Donald F. Norris, director of the Maryland Institute for Policy Analysis and Research at the University of Maryland, Baltimore County, says the new majority has found itself "in almost an impossible situation."
"The Republicans are able to make it very difficult for the Democrats to do anything substantial," Norris said.
"If you take a look at the stuff that has been passed, it's been weakened pretty substantially in order to get it passed," Norris said. "In the [House] energy bill, there's no change in gas mileage. What is that? Excuse me? They haven't been able to touch the war."
And that could hurt the Democrats, said Zach Messitte, who directs the Center for the Study of Democracy at St. Mary's College of Maryland.
"There's a perception among the electorate that, 'Well, they're not solving the problems, either,'" he said. "There's that sentiment that you saw back in the early 1990s that's developing, which is that people sort of say, 'Ugh, a pox on both the parties' houses.'"
Democrats tried to counter such sentiment last week with a 12-page "Progress Report" listing accomplishments from their first seven months in the majority. Among the items: rules requiring that new spending be offset by tax increases or spending cuts elsewhere; greater transparency on the pet-project spending known as earmarks; and the largest single investment in college aid since the 1944 GI Bill of Rights.
"We've met more, we've passed more legislation through the House, and we've done more" than the last, Republican-led Congress, Hoyer said.
Part of the challenge for Democrats, said Messitte, is that the public pays limited attention to political news - and that attention has been dominated by the 2008 presidential race, ethics scandals and, above all, the Iraq war.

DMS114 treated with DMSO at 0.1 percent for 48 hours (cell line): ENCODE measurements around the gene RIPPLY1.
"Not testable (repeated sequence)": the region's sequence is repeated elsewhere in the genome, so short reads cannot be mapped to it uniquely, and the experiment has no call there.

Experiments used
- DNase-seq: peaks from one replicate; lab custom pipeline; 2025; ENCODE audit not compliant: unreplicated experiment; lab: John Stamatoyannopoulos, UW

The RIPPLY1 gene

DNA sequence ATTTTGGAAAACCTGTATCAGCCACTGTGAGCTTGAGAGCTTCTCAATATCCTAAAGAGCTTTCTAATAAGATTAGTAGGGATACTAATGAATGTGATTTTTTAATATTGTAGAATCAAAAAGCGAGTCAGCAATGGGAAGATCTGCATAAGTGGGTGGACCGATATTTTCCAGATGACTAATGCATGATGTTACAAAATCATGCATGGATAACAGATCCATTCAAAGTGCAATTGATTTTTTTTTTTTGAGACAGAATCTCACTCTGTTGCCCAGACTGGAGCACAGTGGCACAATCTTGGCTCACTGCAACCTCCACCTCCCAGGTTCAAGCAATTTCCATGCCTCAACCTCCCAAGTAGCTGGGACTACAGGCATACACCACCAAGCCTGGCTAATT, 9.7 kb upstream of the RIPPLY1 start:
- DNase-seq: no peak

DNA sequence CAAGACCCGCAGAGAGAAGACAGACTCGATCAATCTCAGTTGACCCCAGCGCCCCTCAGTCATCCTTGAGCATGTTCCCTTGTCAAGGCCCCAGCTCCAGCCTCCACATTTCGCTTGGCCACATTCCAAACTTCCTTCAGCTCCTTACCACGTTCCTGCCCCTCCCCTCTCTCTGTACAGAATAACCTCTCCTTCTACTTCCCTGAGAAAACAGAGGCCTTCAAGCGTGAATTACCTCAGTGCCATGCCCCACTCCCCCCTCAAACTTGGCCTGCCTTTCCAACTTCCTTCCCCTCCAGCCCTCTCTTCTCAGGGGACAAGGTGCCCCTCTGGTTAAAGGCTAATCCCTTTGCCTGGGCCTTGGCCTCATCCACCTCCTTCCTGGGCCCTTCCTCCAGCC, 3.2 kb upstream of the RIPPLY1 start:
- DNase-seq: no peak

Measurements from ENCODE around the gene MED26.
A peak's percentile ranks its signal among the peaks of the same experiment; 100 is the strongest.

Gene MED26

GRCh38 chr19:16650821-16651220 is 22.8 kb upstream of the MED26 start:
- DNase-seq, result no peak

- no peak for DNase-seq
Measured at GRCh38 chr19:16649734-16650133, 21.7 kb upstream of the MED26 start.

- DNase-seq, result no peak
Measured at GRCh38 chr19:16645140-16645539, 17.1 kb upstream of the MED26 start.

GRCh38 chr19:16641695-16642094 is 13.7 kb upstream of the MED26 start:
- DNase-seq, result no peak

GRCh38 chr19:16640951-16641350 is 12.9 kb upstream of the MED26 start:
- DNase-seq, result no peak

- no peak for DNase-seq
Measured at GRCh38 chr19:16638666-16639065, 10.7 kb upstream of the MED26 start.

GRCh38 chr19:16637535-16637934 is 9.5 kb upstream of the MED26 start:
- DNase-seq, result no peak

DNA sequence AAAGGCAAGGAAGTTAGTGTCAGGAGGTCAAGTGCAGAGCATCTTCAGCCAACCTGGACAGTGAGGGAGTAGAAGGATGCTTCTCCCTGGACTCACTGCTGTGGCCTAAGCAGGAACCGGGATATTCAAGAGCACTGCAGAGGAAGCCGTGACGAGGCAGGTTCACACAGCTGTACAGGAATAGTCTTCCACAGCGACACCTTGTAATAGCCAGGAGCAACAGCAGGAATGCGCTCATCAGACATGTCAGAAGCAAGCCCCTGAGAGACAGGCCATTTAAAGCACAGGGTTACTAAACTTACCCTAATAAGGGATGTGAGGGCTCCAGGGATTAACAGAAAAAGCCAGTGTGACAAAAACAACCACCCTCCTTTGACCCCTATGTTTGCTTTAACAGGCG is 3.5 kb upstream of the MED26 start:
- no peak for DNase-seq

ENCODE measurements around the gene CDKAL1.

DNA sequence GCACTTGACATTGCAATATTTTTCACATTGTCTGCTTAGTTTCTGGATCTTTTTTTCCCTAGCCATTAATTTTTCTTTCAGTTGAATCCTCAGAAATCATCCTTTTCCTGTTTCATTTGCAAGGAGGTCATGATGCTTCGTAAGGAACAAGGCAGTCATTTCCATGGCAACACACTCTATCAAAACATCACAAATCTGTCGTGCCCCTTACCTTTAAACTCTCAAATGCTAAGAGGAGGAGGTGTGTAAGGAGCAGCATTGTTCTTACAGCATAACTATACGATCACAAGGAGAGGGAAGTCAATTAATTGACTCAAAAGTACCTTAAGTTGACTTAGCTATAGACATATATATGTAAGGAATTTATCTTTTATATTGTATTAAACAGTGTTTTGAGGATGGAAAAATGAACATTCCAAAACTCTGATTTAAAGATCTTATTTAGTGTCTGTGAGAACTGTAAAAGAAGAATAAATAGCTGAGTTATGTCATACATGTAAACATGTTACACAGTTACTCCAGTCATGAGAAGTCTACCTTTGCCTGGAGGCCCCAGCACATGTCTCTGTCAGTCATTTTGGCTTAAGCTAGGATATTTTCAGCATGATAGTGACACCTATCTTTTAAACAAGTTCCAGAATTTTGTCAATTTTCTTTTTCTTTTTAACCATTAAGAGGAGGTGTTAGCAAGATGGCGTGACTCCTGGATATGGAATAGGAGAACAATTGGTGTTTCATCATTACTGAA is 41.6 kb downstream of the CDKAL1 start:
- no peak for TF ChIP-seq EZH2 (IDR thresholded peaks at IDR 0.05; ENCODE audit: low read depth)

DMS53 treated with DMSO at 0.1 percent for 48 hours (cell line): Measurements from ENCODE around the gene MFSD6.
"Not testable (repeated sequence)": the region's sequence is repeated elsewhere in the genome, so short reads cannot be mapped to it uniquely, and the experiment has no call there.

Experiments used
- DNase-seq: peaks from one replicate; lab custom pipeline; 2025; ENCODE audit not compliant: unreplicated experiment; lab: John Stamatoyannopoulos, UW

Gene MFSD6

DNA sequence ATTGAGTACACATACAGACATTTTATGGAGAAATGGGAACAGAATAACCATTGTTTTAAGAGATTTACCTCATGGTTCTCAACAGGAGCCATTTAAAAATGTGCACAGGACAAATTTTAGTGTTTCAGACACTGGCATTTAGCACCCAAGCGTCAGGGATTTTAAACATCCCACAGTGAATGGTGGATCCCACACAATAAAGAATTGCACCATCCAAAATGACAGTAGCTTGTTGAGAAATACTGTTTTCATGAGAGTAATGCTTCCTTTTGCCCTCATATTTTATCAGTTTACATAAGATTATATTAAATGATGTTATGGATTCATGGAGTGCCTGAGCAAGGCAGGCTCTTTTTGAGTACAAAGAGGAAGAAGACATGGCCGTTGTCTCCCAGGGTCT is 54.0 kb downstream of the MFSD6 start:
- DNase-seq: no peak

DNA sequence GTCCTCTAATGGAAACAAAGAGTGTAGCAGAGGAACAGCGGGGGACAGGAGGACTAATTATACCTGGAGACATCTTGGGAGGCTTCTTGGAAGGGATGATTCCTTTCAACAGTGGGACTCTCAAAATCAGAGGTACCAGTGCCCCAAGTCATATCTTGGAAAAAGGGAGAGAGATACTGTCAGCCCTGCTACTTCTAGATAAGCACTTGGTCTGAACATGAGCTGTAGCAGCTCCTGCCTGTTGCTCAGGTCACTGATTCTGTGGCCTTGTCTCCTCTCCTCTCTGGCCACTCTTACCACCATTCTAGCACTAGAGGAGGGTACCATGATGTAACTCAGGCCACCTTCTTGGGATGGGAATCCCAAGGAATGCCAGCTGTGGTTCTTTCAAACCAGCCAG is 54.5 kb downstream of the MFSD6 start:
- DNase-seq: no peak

"So even if there are things that they can point to that have been accomplished, they're buried on page A12," he said. "You've got to really be looking for that in order to find out what they've done."
Democrats say they have restored congressional oversight of the Bush administration and reframed the war debate.
"While I think all of us are somewhat frustrated by the pace of change, the fact of the matter is, we have totally changed the conversation," Van Hollen said. "The question now is not whether or not we are going to redeploy our combat forces out of Iraq, but how and when."
A survey released last week by the Pew Research Center for the People and the Press found that a majority of registered Democrats said their party has not gone far enough in challenging Bush's Iraq policies.
Democratic leaders say they will continue to schedule votes on Iraq to keep the pressure on Republicans to withdraw their support for the unpopular war.
"Our strategy is to build enough support by little steps as well as big steps," Hoyer said. "We want to build it up vote by vote."
The House voted last week to guarantee a mandatory period of time out of Iraq for U.S. troops returning from the war before they can be sent back. Bush has vowed to veto the measure if it makes it to his desk. Iraq will again be the focus when lawmakers return next month, and Gen. David Petraeus issues a progress report on the troop surge.
Hoyer acknowledged the public's frustration.
"The American public has elected a Congress that is very closely divided," Hoyer said. "And they elected a Republican president. And so we are in a position where we just have to keep making the efforts that we can."